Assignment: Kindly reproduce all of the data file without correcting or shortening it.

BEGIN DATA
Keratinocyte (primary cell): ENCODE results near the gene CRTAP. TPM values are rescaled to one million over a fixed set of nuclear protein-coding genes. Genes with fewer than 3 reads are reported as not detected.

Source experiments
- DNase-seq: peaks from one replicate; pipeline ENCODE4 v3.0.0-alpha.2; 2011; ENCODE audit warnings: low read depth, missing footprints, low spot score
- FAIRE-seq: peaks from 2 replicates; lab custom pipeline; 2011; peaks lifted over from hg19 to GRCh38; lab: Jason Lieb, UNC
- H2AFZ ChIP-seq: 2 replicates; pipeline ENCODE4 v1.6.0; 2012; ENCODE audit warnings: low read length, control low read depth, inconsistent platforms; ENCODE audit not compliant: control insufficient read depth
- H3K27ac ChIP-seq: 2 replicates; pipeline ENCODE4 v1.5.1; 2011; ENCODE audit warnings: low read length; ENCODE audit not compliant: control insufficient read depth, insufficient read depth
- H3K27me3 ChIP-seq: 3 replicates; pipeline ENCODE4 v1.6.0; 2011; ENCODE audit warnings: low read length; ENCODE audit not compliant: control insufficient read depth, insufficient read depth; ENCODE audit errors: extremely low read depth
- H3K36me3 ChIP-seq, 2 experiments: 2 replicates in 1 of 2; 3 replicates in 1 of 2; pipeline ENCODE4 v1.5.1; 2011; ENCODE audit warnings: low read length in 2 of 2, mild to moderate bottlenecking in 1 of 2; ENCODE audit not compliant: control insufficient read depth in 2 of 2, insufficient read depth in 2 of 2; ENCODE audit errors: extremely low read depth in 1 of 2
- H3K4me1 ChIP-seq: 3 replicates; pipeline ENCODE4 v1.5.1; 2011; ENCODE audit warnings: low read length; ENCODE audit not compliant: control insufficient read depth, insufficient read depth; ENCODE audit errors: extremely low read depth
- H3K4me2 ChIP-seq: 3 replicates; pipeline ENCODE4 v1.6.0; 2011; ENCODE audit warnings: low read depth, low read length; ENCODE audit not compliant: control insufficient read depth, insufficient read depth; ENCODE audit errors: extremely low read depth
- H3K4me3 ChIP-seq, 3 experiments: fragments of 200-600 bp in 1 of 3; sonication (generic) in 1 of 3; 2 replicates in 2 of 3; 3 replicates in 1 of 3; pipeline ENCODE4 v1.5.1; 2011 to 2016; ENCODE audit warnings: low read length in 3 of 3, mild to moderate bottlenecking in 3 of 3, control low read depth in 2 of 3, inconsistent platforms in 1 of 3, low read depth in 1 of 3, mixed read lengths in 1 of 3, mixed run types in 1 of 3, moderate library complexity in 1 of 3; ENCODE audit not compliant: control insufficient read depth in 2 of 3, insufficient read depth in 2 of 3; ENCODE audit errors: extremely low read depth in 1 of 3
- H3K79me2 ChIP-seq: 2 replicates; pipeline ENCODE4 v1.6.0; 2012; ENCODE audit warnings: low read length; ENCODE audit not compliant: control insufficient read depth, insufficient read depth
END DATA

Keratinocyte (primary cell): ENCODE results near the gene CRTAP. TPM values are rescaled to one million over a fixed set of nuclear protein-coding genes. Genes with fewer than 3 reads are reported as not detected.

Source experiments
- DNase-seq: peaks from one replicate; pipeline ENCODE4 v3.0.0-alpha.2; 2011; ENCODE audit warnings: low read depth, missing footprints, low spot score
- FAIRE-seq: peaks from 2 replicates; lab custom pipeline; 2011; peaks lifted over from hg19 to GRCh38; lab: Jason Lieb, UNC
- H2AFZ ChIP-seq: 2 replicates; pipeline ENCODE4 v1.6.0; 2012; ENCODE audit warnings: low read length, control low read depth, inconsistent platforms; ENCODE audit not compliant: control insufficient read depth
- H3K27ac ChIP-seq: 2 replicates; pipeline ENCODE4 v1.5.1; 2011; ENCODE audit warnings: low read length; ENCODE audit not compliant: control insufficient read depth, insufficient read depth
- H3K27me3 ChIP-seq: 3 replicates; pipeline ENCODE4 v1.6.0; 2011; ENCODE audit warnings: low read length; ENCODE audit not compliant: control insufficient read depth, insufficient read depth; ENCODE audit errors: extremely low read depth
- H3K36me3 ChIP-seq, 2 experiments: 2 replicates in 1 of 2; 3 replicates in 1 of 2; pipeline ENCODE4 v1.5.1; 2011; ENCODE audit warnings: low read length in 2 of 2, mild to moderate bottlenecking in 1 of 2; ENCODE audit not compliant: control insufficient read depth in 2 of 2, insufficient read depth in 2 of 2; ENCODE audit errors: extremely low read depth in 1 of 2
- H3K4me1 ChIP-seq: 3 replicates; pipeline ENCODE4 v1.5.1; 2011; ENCODE audit warnings: low read length; ENCODE audit not compliant: control insufficient read depth, insufficient read depth; ENCODE audit errors: extremely low read depth
- H3K4me2 ChIP-seq: 3 replicates; pipeline ENCODE4 v1.6.0; 2011; ENCODE audit warnings: low read depth, low read length; ENCODE audit not compliant: control insufficient read depth, insufficient read depth; ENCODE audit errors: extremely low read depth
- H3K4me3 ChIP-seq, 3 experiments: fragments of 200-600 bp in 1 of 3; sonication (generic) in 1 of 3; 2 replicates in 2 of 3; 3 replicates in 1 of 3; pipeline ENCODE4 v1.5.1; 2011 to 2016; ENCODE audit warnings: low read length in 3 of 3, mild to moderate bottlenecking in 3 of 3, control low read depth in 2 of 3, inconsistent platforms in 1 of 3, low read depth in 1 of 3, mixed read lengths in 1 of 3, mixed run types in 1 of 3, moderate library complexity in 1 of 3; ENCODE audit not compliant: control insufficient read depth in 2 of 3, insufficient read depth in 2 of 3; ENCODE audit errors: extremely low read depth in 1 of 3
- H3K79me2 ChIP-seq: 2 replicates; pipeline ENCODE4 v1.6.0; 2012; ENCODE audit warnings: low read length; ENCODE audit not compliant: control insufficient read depth, insufficient read depth